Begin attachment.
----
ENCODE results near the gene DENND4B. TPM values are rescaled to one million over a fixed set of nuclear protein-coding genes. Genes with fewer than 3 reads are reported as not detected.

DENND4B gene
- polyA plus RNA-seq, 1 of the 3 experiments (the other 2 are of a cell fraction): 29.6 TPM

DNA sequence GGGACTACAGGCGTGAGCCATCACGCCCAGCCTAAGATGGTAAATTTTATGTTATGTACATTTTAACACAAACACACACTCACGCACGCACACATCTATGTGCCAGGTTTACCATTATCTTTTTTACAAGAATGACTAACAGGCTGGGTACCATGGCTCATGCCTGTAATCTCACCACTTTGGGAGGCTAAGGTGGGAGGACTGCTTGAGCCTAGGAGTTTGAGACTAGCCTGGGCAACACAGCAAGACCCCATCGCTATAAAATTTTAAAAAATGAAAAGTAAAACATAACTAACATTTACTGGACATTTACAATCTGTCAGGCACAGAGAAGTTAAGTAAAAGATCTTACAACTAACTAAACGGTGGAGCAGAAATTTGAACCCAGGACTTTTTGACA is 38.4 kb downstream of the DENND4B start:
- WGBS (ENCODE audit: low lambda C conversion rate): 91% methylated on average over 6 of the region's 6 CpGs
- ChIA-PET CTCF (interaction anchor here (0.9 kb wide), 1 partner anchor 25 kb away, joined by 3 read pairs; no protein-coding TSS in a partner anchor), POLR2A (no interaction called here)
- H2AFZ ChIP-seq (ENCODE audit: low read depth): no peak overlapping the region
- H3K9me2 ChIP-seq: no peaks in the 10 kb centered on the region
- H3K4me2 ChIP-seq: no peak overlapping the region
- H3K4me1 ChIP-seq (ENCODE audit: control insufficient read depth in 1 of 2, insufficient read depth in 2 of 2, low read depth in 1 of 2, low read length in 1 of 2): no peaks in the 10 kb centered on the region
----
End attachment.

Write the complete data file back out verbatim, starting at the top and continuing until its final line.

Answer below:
ENCODE results near the gene DENND4B. TPM values are rescaled to one million over a fixed set of nuclear protein-coding genes. Genes with fewer than 3 reads are reported as not detected.

DENND4B gene
- polyA plus RNA-seq, 1 of the 3 experiments (the other 2 are of a cell fraction): 29.6 TPM

DNA sequence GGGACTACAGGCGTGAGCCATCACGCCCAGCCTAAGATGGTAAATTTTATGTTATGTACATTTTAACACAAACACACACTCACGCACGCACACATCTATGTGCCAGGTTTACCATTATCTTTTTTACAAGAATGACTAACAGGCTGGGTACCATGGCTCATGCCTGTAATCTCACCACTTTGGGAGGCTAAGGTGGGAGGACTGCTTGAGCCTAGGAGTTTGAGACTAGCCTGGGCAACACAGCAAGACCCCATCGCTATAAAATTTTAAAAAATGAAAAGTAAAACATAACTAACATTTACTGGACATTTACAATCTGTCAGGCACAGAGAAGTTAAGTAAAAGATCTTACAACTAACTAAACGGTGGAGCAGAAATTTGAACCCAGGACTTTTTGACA is 38.4 kb downstream of the DENND4B start:
- WGBS (ENCODE audit: low lambda C conversion rate): 91% methylated on average over 6 of the region's 6 CpGs
- ChIA-PET CTCF (interaction anchor here (0.9 kb wide), 1 partner anchor 25 kb away, joined by 3 read pairs; no protein-coding TSS in a partner anchor), POLR2A (no interaction called here)
- H2AFZ ChIP-seq (ENCODE audit: low read depth): no peak overlapping the region
- H3K9me2 ChIP-seq: no peaks in the 10 kb centered on the region
- H3K4me2 ChIP-seq: no peak overlapping the region
- H3K4me1 ChIP-seq (ENCODE audit: control insufficient read depth in 1 of 2, insufficient read depth in 2 of 2, low read depth in 1 of 2, low read length in 1 of 2): no peaks in the 10 kb centered on the region